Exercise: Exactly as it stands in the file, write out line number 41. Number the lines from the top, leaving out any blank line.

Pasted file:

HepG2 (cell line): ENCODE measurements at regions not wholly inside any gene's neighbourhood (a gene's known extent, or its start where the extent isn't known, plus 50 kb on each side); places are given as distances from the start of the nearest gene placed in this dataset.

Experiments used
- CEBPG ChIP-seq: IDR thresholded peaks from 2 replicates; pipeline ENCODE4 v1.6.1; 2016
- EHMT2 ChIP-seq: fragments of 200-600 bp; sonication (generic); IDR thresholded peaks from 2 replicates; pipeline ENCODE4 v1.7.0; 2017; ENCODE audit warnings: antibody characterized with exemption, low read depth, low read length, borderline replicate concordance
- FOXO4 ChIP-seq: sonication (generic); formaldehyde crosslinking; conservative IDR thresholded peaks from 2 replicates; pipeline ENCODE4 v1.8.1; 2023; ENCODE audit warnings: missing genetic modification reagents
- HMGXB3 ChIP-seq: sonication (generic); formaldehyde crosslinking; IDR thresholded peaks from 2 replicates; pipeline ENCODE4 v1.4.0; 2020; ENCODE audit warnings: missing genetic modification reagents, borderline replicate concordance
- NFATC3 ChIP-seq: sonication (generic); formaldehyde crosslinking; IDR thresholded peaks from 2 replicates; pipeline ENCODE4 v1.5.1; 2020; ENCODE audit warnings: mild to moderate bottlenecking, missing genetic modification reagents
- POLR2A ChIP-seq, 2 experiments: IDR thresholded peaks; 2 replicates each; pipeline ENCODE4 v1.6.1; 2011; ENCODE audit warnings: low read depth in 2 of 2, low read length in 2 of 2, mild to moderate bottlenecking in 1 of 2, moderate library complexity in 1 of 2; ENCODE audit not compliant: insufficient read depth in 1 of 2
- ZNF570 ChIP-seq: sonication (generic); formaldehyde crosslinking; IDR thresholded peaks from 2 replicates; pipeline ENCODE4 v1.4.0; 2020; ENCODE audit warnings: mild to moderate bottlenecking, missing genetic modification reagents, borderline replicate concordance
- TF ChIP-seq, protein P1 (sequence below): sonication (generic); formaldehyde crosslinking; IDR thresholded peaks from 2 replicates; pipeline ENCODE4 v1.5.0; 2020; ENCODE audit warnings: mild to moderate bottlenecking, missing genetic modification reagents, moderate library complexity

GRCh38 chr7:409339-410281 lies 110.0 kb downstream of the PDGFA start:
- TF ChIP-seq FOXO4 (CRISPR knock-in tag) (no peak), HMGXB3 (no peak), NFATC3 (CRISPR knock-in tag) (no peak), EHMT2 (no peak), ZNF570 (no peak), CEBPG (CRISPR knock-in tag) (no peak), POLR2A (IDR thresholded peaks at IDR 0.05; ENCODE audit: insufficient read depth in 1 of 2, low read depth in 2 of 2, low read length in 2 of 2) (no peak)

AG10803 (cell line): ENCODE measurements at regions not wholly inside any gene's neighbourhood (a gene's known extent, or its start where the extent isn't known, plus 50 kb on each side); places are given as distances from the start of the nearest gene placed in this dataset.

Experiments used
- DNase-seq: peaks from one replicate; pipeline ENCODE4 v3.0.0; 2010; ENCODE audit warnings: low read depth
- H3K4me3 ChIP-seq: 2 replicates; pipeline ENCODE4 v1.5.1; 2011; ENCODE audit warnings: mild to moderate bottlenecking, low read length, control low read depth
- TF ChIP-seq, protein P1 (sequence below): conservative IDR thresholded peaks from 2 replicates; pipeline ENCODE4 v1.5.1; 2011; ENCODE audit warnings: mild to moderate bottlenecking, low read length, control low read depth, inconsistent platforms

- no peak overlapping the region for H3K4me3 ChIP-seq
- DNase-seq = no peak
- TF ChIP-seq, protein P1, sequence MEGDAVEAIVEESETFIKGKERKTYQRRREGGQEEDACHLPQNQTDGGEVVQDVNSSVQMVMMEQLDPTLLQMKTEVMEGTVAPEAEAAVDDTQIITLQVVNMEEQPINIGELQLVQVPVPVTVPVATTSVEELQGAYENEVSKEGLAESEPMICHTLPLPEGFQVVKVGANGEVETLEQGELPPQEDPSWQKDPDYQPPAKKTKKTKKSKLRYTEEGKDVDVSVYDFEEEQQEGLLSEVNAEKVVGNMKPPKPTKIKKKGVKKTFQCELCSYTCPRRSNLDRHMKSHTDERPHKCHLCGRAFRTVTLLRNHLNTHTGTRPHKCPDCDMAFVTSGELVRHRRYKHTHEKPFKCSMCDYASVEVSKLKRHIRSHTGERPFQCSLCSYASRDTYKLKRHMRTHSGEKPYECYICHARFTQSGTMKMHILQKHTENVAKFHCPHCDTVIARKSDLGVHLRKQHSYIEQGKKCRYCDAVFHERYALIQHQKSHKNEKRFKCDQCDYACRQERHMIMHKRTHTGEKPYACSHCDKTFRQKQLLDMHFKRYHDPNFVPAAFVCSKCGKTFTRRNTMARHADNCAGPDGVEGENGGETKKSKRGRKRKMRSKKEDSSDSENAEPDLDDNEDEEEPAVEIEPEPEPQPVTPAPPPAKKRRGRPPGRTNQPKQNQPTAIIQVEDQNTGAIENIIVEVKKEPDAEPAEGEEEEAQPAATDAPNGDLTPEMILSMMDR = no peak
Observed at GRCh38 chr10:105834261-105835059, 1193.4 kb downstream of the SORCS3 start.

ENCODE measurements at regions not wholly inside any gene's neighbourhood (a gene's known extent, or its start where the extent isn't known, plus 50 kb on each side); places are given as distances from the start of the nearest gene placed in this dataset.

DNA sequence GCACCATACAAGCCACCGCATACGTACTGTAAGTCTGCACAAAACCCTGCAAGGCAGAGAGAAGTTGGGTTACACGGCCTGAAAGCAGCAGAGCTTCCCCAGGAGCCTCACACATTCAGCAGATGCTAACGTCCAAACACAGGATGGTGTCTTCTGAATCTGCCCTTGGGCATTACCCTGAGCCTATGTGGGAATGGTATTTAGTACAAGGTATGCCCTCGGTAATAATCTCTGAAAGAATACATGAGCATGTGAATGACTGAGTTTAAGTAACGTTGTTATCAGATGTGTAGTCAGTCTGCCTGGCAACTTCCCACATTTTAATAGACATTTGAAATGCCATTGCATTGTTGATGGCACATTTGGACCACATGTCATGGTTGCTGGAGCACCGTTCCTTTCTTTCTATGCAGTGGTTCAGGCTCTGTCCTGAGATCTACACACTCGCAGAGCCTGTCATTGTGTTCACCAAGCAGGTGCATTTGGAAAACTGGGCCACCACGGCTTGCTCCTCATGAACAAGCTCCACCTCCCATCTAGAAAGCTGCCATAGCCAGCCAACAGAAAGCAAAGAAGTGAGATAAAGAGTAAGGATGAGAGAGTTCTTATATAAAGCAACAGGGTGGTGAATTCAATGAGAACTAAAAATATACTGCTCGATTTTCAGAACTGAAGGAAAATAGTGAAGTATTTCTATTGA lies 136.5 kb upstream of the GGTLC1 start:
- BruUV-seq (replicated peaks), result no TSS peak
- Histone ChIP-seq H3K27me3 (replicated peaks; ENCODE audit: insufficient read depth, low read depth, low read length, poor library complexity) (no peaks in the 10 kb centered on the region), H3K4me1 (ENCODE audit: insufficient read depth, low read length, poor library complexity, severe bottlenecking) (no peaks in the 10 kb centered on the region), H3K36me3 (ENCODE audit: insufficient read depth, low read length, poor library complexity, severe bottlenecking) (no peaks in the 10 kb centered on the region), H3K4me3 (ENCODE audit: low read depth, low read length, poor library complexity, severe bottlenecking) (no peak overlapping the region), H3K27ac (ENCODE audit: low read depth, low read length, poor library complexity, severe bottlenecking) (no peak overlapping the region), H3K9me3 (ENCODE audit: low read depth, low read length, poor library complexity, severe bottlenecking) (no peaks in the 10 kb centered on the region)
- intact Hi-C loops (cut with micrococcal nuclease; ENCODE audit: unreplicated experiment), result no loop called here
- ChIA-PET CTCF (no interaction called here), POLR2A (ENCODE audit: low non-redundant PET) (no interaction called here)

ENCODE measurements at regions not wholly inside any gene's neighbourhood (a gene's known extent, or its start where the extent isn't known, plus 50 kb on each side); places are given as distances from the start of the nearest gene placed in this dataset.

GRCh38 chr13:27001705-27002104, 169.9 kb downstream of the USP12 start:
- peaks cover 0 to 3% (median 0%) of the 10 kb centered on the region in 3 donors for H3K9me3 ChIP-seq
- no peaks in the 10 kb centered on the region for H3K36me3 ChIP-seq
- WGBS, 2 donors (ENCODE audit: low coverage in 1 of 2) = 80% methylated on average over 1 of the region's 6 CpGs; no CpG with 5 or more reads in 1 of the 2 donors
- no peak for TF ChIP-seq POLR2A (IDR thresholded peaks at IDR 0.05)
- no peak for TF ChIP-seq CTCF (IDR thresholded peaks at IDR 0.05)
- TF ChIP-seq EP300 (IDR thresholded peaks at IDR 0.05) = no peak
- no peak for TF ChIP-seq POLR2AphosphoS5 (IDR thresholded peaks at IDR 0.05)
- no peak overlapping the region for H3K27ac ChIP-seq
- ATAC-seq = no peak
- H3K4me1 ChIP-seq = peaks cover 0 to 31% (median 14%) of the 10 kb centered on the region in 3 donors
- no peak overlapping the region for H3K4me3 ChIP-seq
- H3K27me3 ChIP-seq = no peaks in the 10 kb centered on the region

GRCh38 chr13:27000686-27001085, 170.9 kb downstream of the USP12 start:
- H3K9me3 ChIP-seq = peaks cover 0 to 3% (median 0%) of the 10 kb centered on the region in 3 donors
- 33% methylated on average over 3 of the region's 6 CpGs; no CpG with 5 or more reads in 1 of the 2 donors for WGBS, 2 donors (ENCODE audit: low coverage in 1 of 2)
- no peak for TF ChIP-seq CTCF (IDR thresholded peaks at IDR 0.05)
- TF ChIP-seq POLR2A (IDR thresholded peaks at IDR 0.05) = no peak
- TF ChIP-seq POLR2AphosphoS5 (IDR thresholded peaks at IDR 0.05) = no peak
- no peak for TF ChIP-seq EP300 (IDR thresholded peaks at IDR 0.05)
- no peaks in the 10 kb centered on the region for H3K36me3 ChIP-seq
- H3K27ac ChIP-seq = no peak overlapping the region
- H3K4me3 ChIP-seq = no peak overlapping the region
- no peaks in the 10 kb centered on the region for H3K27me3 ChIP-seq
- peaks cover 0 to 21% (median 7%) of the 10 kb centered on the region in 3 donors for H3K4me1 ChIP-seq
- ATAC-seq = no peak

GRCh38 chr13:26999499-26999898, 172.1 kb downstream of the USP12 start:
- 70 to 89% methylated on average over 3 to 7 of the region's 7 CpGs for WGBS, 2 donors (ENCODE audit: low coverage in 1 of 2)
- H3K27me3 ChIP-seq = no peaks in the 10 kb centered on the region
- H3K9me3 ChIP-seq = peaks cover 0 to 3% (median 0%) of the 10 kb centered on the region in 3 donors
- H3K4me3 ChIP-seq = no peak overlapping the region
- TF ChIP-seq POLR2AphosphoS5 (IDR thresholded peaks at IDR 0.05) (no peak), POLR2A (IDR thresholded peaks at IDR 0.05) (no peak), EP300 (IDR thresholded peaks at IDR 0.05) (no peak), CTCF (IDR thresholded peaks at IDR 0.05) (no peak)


- H3K27me3 ChIP-seq = no peaks in the 10 kb centered on the region